The heaviest flying bird eats poisonous snakes - Namibia Safari and Lodges - Gondwana Collection

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The heaviest flying bird eats poisonous snakes

Avatar of bernd bernd - 13. March 2018 - Environment

Dirk Heinrich

Kori Bustards are common in Namibia and often seen walking across grasslands looking for food. They eat anything from grasshoppers, caterpillars, locusts, dung beetles and termites to scorpions, solifuges, lizards, bird eggs and nestlings – as well as snakes. This kori bustard found a young shield-nosed snake (Aspidelaps scutatus) and grabbed the poisonous reptile behind the head. After killing it by holding the snake in its bill and constantly pecking it, the bird eventually swallowed its prey whole. Kori bustards also feed on carrion like road kills and on seeds, berries, bulbs, flowers, wild melons, green leaves and resin from acacia trees. That is where they got their Afrikaans name from: Gompou (Resin bustard).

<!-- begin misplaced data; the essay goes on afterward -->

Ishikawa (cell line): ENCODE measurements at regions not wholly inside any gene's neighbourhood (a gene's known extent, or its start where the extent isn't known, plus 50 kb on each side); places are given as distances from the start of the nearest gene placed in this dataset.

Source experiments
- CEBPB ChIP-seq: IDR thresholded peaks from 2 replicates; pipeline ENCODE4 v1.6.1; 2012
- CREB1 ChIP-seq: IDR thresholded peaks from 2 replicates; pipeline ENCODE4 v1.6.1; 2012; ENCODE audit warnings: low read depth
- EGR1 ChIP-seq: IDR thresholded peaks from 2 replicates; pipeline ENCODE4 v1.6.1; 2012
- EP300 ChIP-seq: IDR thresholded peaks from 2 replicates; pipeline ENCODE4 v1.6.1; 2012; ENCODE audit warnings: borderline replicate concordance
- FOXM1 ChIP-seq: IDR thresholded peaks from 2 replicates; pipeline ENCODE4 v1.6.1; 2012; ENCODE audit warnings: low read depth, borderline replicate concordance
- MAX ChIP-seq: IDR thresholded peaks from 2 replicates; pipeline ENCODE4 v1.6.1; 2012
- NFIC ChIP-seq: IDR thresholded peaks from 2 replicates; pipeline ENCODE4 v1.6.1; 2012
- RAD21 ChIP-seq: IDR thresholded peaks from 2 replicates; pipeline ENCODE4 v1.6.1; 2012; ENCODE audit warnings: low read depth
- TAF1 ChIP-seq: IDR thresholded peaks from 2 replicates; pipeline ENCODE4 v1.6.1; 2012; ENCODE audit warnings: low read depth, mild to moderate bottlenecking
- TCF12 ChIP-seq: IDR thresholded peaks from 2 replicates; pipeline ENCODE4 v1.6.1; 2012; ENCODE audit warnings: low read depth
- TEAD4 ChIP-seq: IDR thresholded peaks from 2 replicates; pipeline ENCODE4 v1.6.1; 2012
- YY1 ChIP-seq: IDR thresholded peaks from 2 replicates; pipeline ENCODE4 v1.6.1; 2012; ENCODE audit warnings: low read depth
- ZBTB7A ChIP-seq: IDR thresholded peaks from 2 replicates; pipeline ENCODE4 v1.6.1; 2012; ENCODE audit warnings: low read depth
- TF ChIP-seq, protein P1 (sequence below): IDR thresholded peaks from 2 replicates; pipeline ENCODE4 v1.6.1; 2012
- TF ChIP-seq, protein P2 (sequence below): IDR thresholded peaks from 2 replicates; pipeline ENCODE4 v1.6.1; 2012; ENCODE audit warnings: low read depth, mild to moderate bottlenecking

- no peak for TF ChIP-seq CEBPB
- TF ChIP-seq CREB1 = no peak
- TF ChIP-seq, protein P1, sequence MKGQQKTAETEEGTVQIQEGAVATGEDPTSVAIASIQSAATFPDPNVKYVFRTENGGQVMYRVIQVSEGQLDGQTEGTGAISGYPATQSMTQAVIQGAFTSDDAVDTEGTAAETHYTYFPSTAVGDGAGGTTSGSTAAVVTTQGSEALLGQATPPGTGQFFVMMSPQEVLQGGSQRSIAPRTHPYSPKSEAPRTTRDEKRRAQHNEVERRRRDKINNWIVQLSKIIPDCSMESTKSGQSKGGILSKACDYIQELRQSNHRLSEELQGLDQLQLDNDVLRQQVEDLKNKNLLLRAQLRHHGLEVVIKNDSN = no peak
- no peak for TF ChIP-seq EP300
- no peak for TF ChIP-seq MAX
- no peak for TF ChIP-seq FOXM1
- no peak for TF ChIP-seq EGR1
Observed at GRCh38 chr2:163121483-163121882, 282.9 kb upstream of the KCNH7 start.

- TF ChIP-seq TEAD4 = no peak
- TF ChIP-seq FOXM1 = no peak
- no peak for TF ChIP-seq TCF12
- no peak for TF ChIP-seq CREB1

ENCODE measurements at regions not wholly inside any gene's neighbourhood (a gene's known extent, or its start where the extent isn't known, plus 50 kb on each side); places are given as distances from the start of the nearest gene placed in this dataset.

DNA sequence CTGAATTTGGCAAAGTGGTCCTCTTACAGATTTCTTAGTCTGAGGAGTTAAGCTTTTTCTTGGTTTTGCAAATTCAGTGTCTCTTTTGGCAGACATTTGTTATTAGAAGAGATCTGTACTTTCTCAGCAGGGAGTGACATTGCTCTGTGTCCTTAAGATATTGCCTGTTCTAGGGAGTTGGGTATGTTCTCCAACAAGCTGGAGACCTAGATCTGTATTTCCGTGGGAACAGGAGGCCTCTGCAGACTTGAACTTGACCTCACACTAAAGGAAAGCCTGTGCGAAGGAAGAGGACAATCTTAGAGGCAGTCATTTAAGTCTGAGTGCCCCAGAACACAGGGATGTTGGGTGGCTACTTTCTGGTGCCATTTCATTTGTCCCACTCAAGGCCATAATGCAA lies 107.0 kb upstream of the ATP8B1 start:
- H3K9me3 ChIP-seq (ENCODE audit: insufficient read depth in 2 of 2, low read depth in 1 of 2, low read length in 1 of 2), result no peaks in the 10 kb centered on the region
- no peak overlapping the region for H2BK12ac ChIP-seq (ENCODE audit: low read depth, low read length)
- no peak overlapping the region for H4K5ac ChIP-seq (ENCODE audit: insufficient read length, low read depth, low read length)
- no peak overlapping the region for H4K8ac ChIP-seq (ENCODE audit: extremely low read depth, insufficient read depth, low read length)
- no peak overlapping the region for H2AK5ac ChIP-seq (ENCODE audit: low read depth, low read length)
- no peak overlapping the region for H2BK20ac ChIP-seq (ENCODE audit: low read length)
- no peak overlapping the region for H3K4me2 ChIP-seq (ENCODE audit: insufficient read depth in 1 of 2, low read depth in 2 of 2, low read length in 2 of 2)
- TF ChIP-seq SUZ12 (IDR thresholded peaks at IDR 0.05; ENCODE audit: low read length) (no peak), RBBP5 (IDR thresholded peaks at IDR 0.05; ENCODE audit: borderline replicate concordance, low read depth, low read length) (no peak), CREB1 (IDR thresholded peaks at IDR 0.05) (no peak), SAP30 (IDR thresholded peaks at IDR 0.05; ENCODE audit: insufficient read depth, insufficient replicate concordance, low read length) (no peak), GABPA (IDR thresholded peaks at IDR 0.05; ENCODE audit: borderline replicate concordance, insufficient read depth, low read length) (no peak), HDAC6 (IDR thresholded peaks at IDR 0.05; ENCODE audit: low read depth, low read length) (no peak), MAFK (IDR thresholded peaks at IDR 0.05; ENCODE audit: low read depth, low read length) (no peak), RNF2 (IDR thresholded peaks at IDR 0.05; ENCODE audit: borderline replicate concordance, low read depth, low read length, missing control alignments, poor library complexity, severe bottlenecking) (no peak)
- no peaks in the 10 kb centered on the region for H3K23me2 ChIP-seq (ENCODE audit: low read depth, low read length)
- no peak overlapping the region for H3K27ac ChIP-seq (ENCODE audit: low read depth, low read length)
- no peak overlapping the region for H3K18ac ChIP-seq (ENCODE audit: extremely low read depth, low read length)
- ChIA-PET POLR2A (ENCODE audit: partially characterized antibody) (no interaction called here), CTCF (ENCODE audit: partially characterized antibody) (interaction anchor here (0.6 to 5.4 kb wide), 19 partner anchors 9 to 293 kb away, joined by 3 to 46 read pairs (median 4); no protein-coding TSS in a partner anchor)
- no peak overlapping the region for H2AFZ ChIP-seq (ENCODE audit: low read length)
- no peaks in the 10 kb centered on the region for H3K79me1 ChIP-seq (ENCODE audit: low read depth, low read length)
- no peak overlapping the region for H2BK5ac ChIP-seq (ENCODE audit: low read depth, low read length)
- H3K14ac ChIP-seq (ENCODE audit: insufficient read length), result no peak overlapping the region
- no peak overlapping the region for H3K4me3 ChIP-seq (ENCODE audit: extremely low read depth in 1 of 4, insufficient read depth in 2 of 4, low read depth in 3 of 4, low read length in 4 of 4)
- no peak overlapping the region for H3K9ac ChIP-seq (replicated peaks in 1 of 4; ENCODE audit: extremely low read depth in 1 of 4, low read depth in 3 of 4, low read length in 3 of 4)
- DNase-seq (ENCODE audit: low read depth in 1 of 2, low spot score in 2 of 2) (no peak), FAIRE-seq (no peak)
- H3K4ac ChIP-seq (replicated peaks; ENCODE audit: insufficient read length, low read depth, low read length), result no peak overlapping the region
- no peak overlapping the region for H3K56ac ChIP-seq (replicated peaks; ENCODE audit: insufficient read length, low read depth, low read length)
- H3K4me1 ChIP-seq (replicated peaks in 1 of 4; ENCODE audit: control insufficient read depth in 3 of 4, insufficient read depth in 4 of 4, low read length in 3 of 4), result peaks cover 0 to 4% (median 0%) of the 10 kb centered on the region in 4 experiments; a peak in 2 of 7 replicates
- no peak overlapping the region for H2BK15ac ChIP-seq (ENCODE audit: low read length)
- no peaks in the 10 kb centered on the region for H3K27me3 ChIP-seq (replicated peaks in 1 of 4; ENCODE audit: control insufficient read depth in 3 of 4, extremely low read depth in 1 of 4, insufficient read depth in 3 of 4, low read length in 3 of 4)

The Ju//Hoansi San use acacia resin as bait with their self-made snares to catch kori bustards, because the large birds seem unable to resist the small resin balls. Although bustards are a protected species people do eat them.

Kori bustards can also be observed at waterholes. They have been seen chasing away antelope like springbok and oryx from the water. The up to 1.5 metre tall birds have to crouch when drinking. 

Kori bustards are the heaviest flying birds. A big male can weigh up to 20 kilograms. The average weight of males is 12.4 kg, however, and that of females 5.7 kg. They are classified as vulnerable. Their biggest enemy are power lines because bustards seem to only look down when flying and not forward. More power lines mean more unnatural deadly obstacles for these big birds.

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